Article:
Thursday, February 3, 2011

Ethiopia: Day 2: To Addis from Lalibela

We pulled away from the Meron Hotel at 5:00 a.m. Still dark. First, the driver trolled the town for people looking to go to Addis. Yonas, the assistant, leaned out the window to call to people on the road, with his sometimes-cracking-adolescent voice, "AH dis ah BAH ba? AH dis ah BAH ba?" We picked up one woman traveler in Kombolcha, then moved out of town.

In the dark, while Betty and S&S slept, I saw: a string of camels loping slowly and gracefully alongside the road; a small herd of big-horned cattle ambling down the middle of the road; solitary figures walking toward town with their white gabis, wrapped around their heads and torsos, gleaming out of the darkness; at intervals, Yonas calling out "Ah dis ah BAH ba?"... a police man boarding the bus before we entered one town, looking us over, getting off, and then another doing the same when we left the town (we learned they sought a killer or jail escapee).

After light came:

Market day in one mountain town - people and their wares streaming toward us.


Detour around tunnel construction, necessitating hairpin turns on a very high mountain, amidst the clouds and a cold wind.



Lunch at the mountain summit, where one walked precariously down a sharp, gravelly, slippery incline, past the goats, to the "shintebet," the less-said-about-it-the-better latrine. (Amazingly, the driver had pointed us to this one rather than another, as it was "better". Seriously, I would have like to compare the two, because if this was "better", that other must have really been something to see.)

Stunning mountain scenery.

Forgot to mention why it takes two days to get from Lalibela to Addis Ababa. I mean, it can be done in one day, but the driver explained these reasons why most do it in two:
  1. Kombolcha is the last place for a long distance where one can be assured of available hotel rooms in the late afternoon or early evening.
  2. After Kombolcha, there are towns where malaria is a factor, so it's not desirable to spend the night in these towns.
  3. The road goes through Afar region. If the vehicle breaks down, there is the fear that Afar will board the vehicle and steal all valuables from the passengers.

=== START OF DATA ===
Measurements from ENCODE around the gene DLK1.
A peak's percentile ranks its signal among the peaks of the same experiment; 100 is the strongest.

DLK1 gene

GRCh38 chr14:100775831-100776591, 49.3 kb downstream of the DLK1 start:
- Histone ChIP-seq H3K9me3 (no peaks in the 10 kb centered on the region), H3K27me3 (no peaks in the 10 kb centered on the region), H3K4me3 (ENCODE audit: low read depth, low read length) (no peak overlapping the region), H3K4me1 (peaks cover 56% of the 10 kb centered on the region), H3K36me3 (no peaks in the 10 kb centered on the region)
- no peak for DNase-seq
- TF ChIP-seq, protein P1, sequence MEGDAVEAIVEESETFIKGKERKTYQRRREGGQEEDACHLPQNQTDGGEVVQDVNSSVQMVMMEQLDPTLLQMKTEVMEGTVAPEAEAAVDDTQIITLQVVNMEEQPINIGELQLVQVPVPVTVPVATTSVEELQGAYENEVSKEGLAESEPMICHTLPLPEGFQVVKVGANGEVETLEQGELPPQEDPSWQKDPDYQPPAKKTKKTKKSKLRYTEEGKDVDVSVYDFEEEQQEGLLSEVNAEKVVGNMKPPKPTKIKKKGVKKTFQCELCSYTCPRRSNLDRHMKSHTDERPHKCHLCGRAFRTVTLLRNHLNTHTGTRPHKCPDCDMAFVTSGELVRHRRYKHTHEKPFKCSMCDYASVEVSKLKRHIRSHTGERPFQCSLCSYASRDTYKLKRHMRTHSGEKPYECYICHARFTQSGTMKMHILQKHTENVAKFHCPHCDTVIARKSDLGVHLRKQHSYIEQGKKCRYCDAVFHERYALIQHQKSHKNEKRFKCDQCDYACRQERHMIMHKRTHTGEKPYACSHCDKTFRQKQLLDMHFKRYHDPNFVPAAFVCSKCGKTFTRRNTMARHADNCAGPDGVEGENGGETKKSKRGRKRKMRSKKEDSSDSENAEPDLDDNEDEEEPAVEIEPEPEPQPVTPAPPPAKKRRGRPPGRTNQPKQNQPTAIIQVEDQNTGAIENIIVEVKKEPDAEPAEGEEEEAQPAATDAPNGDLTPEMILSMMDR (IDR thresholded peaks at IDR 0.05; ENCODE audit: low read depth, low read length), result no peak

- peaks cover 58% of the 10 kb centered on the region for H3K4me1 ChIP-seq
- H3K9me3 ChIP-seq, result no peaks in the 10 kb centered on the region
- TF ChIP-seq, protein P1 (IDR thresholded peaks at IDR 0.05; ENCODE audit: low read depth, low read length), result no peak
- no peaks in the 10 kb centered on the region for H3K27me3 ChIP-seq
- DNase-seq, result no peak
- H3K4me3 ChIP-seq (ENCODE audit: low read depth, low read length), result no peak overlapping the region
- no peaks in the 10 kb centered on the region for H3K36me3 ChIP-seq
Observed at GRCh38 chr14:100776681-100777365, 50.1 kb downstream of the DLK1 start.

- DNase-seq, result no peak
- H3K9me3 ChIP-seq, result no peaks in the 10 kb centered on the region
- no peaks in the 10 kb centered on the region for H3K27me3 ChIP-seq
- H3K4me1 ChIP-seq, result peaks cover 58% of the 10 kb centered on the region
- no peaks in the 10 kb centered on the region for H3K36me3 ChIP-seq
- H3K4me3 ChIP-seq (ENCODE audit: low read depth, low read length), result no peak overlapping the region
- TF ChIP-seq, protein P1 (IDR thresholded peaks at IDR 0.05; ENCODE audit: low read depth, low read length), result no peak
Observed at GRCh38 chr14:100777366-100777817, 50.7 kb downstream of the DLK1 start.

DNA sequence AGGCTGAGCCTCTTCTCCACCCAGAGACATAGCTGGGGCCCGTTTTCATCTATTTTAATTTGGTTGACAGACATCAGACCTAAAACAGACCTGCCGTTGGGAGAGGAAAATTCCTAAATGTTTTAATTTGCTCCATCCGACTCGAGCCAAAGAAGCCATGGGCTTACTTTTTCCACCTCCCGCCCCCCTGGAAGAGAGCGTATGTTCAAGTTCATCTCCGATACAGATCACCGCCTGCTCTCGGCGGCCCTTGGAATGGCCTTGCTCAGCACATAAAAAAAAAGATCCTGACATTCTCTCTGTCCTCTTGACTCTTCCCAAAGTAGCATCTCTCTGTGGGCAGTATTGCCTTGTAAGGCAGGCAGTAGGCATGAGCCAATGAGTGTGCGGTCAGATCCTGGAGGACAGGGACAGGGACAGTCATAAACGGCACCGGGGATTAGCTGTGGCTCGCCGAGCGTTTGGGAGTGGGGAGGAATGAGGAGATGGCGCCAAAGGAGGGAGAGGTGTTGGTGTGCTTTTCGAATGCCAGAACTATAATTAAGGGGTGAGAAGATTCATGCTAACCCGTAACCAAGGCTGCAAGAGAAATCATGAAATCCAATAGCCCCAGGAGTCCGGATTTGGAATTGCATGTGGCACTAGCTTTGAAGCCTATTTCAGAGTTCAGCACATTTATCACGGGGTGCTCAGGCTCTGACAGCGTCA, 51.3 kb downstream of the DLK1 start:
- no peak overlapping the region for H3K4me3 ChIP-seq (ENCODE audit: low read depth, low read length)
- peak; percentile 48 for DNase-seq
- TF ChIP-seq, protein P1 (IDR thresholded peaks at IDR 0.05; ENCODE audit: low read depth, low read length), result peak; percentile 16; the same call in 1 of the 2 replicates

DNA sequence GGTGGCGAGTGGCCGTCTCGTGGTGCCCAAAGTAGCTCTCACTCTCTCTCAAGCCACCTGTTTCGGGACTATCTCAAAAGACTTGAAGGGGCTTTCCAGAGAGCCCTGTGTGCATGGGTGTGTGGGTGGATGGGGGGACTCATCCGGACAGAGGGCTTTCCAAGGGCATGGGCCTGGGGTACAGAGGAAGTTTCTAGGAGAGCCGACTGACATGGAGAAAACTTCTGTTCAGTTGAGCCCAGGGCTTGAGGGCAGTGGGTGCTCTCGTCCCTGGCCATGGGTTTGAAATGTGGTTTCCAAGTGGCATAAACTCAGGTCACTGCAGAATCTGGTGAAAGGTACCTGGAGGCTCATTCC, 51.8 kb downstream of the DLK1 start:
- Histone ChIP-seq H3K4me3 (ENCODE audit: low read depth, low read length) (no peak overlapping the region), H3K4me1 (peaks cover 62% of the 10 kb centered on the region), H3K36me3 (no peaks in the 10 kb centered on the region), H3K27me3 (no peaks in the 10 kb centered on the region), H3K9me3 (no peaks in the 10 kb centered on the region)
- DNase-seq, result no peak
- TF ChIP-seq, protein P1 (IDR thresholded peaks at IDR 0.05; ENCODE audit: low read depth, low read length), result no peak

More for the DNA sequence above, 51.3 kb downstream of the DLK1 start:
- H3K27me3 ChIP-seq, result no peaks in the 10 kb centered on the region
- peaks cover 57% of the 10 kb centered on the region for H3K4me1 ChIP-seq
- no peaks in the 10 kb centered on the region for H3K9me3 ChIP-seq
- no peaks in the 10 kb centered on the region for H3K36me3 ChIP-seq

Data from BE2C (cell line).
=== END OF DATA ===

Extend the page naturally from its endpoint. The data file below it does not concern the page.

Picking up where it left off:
And having now traversed that mountain detour road, I'd hate to be on that at night!

Arrived in Addis around 2:00 p.m. where the driver deposited S&S close to the Selambus ticket office so they could buy a ticket for a trip to Harar tomorrow. He dropped me and Betty off in the Piazza area, close to our hotels, the Ankober Guest House and Taitu Hotel respectively.



(S&S also intended to visit the hospital, as they both picked up fleas somewhere, and Shin Su's appeared infected. Shin Su remarked the other day that she'd read that fleas find Asians more inviting than other folks.)

Betty also intends to go to Harar tomorrow, but via Skybus; it has a ticket office at the Taitu.

We both got checked into our hotels, each of us had a cup of coffee on our own, and then we met up again at an internet cafe. We splurged on a very, very good (and expensive) dinner at the famous Castelli's Restaurant, and Italian place. Expensive meant $15.

Upon return to my hotel, I had the best shower I've had in Ethiopia, watched some bad television (and I guess NOTHING is going in the BBC world except the crisis in Egypt), and realized with dismay that I had come down with a cold -- scratchy, dry throat; nasal congestion; sneezing. I popped some pseudoephredine I brought from home.

Am hoping to get over it soon.

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